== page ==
Policy-mak-ers at the Federal Reserve agreed last month to leave interest rates unchanged for the immediate future but to push them upward if the risk of inflation rises, according to minutes of their meeting released Friday.

The Federal Open Market Committee, which establishes monetary policy for the central bank, voted 10-2 on Feb. 8 not to tighten credit. But the panel advocated a "clear presumption" toward greater restraint if evidence of inflationary pressures increased, the minutes say.Indeed, just two weeks later, the Fed intensified its credit-tightening campaign by boosting a key lending rate after the government reported price increases at both the wholesale and retail levels in January.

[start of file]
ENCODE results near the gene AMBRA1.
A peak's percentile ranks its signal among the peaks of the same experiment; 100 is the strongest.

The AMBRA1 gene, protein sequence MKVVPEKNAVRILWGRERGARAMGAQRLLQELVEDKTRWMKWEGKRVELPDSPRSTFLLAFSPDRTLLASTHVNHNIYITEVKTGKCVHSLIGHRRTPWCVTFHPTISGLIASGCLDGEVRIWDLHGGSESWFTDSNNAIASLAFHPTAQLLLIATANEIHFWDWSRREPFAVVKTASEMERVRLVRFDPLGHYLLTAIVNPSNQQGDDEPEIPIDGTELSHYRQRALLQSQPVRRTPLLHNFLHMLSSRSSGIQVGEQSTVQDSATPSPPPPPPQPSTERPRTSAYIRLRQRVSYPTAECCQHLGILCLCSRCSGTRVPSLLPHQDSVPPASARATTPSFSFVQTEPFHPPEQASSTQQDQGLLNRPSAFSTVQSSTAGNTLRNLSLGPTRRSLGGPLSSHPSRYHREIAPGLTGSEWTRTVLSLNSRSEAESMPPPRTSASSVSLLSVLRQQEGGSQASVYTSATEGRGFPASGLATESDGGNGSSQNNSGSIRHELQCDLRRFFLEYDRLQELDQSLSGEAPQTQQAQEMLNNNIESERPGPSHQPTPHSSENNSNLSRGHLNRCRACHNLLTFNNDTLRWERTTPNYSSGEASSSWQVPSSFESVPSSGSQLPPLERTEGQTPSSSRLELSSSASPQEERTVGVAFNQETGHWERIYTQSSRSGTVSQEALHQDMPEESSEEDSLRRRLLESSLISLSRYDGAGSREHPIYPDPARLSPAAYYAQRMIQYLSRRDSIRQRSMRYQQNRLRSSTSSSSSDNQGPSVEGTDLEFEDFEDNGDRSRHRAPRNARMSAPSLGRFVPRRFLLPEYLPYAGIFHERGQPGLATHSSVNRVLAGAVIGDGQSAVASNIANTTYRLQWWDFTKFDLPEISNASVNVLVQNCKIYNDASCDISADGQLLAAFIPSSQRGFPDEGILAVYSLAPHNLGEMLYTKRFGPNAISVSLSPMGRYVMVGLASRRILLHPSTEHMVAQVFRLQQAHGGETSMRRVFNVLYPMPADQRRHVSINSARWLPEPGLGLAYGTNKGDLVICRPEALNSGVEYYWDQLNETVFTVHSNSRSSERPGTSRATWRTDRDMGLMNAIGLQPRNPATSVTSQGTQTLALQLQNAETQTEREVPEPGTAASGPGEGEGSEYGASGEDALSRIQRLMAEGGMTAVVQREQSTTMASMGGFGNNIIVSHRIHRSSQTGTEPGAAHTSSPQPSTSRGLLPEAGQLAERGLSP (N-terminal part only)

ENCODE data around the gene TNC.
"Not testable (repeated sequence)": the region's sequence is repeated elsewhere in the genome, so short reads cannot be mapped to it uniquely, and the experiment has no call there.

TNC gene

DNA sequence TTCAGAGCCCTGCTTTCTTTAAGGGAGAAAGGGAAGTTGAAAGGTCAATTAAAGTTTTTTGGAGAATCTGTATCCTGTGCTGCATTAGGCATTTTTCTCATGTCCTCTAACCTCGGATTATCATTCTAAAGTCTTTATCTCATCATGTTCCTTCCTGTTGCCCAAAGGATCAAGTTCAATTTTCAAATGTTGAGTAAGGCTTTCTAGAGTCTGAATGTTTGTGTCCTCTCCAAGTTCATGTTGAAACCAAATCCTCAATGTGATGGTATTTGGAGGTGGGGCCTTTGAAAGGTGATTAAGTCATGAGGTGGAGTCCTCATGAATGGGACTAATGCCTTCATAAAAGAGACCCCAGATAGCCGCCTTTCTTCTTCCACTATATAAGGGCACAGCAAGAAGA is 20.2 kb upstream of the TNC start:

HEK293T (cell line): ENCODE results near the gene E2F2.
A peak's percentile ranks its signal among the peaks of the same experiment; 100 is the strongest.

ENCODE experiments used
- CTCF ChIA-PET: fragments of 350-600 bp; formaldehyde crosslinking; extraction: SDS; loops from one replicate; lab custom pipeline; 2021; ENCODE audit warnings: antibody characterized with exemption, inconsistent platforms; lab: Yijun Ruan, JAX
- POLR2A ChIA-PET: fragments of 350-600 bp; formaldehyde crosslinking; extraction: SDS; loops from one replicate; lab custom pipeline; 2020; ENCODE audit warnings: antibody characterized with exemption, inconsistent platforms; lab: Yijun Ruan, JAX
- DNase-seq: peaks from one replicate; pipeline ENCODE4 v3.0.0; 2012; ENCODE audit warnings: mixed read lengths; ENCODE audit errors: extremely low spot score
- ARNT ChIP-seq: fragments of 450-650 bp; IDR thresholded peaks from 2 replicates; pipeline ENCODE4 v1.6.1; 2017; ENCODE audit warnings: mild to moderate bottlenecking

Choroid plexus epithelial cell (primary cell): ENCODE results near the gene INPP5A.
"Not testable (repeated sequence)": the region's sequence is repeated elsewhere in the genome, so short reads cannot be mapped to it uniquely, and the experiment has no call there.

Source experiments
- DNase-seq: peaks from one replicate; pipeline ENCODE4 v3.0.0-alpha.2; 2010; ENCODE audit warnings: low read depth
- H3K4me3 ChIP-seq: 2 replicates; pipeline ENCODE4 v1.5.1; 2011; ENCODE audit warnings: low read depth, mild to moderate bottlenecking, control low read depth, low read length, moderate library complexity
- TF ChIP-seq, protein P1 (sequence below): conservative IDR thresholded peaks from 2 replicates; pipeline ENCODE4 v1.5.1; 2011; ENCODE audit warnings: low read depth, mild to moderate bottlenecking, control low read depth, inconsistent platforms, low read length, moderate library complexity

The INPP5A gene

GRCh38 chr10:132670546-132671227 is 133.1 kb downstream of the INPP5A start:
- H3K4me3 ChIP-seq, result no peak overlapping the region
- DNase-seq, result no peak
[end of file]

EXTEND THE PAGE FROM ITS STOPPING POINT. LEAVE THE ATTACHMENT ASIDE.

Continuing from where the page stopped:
The half-percentage point increase in the discount rate to 7 percent was the strongest signal the Federal Reserve could send of its intention to fight rising inflation by driving up interest rates. In recent weeks, Federal Reserve officials have indicated the central bank may hold off on further increases while it assesses the impact of its past actions, although analysts say the hiatus could be short-lived.